And that wasn't enough, so I decided to melt some peanut butter, some more butter, and some powdered sugar into the saucepan and drizzled it over the remaining cupcakes.  Nothing French about it, I admit, but man oh man...

This isn't the City of Sin, but there wasn't much light coming out of those little cakes!

Wednesday, April 1, 2009

We're (I'm) BACK!!!

Hello dedicated readers! Dry those tear stained eyes because the days of Traipsing Tastes have returned!  I had to take a small hiatus to cook, for real, in a restaurant (gasp) but now that I have quit, it's back to the fun stuff. 

But oh the things I learned!

You can now say you know a former Parisian chef.  I cooked brunch on the weekends at a local eatery, where all the cool people went.  Granted, I wasn't doing haute cuisine, but I definitely improved my vocabulary in addition to earning a few battle wounds from the oven.

More on that later, but for now, take a look at the things I've cooked up lately.  America meets France once again as I crave mac and cheese.  No powdered cheese here.  Instead I prepared some diced onion and garlic in melted butter, and then melted up 4 of my favorite cheeses into it.  Once it was good and gooey, added the cooked pasta and got it all nice and coated.  The special touch was the fried bacon that I then tossed in -- call me a fatty.   I dumped it into a baking dish and topped it with some bread crumbs and butter before tossing it into the oven.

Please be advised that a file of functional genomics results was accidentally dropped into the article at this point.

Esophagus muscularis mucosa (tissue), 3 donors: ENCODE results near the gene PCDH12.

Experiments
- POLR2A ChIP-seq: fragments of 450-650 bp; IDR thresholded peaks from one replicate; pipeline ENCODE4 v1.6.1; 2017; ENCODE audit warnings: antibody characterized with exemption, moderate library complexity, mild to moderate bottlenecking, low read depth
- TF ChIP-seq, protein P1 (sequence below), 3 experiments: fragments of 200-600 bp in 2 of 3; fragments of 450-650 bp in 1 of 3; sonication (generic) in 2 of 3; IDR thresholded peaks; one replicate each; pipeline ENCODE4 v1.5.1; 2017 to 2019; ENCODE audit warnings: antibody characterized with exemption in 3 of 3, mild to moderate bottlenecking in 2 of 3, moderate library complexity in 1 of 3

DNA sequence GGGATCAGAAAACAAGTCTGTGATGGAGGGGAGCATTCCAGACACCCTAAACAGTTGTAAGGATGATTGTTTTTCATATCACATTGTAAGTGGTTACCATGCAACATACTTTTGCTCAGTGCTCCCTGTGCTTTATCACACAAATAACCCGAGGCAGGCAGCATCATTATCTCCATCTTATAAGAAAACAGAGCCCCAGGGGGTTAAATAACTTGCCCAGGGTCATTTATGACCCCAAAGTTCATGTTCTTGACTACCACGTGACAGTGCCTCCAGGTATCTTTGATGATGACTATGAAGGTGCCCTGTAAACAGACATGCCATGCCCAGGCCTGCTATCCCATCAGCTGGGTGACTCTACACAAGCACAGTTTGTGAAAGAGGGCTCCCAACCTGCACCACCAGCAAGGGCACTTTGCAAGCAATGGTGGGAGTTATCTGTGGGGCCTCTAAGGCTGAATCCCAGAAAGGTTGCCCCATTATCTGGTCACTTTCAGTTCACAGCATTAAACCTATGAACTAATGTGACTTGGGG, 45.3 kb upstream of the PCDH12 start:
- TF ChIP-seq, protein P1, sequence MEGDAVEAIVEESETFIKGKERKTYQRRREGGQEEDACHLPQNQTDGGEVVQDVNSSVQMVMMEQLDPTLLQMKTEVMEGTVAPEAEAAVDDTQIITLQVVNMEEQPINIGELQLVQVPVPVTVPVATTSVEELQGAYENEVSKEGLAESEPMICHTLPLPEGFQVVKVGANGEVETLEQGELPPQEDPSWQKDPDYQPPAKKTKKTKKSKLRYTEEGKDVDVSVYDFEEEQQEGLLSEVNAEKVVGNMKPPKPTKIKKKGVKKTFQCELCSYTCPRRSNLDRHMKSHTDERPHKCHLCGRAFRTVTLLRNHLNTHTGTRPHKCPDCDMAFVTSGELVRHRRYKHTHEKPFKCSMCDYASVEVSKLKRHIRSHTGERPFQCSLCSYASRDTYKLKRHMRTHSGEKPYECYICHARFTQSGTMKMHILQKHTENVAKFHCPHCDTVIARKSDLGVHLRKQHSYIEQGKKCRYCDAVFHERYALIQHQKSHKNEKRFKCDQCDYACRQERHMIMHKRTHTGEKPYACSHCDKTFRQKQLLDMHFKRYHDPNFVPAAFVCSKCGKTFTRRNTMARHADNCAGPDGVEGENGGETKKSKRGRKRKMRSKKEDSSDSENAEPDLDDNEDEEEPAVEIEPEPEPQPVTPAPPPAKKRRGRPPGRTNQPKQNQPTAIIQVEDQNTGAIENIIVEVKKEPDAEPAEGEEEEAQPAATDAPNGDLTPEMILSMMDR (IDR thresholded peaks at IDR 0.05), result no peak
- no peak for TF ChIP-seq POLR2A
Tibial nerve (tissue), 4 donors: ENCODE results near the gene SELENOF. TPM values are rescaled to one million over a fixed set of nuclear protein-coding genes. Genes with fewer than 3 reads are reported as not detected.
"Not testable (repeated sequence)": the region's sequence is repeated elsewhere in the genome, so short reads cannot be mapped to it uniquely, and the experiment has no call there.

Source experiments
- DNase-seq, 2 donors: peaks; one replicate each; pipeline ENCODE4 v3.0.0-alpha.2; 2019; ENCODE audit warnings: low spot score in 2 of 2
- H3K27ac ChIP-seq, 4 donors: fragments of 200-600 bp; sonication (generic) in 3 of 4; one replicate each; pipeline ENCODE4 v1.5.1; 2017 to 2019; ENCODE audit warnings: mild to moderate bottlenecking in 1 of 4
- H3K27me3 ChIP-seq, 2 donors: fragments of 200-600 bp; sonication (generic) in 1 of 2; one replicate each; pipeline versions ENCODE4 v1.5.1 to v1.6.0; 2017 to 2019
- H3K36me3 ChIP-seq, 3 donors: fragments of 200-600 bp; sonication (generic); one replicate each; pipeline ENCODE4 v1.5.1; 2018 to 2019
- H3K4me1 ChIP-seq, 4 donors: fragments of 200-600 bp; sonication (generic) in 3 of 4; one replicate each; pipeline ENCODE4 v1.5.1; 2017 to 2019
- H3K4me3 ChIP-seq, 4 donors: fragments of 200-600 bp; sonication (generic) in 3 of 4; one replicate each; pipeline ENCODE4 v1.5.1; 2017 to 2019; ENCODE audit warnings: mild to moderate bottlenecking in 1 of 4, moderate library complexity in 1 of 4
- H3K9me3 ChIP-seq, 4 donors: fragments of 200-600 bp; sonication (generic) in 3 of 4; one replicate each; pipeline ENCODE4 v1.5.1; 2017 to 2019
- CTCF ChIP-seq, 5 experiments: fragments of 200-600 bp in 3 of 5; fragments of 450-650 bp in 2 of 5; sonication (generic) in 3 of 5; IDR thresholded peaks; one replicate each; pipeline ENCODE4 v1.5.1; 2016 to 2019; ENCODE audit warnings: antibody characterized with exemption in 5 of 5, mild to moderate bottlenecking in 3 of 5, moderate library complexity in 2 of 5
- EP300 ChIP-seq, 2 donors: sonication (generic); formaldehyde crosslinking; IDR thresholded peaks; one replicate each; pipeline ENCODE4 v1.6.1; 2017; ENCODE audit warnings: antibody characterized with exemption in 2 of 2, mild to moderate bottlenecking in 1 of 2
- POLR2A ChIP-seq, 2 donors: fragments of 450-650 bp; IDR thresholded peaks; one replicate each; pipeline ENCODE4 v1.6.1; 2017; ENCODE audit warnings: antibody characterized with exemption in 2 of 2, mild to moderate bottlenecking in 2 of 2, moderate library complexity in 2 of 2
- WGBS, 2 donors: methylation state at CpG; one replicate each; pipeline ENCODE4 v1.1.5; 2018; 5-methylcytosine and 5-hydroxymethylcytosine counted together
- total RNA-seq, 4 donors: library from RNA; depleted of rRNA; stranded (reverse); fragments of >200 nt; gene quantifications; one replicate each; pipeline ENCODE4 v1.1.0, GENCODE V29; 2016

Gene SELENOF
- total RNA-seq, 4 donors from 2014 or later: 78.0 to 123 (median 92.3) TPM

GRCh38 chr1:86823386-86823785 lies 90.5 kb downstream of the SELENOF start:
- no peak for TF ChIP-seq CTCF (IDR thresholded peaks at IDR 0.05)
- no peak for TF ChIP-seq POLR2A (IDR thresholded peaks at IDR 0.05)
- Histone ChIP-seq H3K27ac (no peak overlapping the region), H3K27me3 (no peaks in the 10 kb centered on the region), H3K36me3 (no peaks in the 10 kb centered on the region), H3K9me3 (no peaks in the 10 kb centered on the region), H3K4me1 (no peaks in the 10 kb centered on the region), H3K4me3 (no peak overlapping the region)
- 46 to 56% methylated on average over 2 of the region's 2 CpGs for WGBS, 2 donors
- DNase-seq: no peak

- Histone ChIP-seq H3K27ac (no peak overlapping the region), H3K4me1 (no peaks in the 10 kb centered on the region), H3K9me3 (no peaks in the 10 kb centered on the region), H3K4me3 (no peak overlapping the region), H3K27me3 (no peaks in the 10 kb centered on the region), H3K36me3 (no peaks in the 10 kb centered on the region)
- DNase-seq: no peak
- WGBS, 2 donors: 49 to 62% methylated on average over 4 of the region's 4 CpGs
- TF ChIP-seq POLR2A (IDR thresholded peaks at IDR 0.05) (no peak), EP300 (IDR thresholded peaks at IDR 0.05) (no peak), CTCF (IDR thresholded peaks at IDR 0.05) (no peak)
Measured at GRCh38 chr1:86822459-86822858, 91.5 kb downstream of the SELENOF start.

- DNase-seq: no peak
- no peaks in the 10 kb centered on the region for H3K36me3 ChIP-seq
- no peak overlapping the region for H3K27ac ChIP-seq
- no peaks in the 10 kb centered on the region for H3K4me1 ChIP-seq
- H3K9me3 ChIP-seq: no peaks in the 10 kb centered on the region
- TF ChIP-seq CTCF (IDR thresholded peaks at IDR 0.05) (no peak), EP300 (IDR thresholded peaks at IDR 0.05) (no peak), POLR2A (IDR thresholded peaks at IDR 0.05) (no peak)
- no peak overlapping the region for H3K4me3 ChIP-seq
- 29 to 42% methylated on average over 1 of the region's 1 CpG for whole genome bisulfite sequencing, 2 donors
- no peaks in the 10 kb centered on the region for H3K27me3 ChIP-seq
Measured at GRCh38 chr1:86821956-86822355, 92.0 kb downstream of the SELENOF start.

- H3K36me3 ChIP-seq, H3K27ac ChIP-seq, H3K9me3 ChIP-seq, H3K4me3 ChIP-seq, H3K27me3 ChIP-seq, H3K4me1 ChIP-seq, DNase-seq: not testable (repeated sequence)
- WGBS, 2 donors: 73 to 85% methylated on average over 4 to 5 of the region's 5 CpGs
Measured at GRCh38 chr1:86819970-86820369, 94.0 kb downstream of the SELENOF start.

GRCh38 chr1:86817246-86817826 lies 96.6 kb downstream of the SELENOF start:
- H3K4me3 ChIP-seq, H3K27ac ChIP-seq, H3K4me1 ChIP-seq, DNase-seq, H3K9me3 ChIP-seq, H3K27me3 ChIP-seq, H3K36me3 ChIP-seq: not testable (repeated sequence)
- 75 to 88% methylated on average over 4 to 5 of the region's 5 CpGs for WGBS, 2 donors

A note on bread crumbs:  they don't really exist in France.  Instead, I had to buy some cheap brioche, basically stale bread, and mash it up, seasoning as I desired (salt n peppa baby).  Way more fun than buying a can of them!

A note on bacon:  it doesn't exist in France like in the States.  I buy poitrine fumée, which looks the same and almost tastes the same if prepared correctly.  I like to fry it slowly in a touch of oil over medium heat until the fat gets crispy.  Patience is required, but rewarded.

Once it was baked, I had a crispy top with a melted delicious interior that tasted divine.  Talk about good ole American fare.  It's a challenge to get a taste of home without having your mother mail you American goods, but it's not impossible!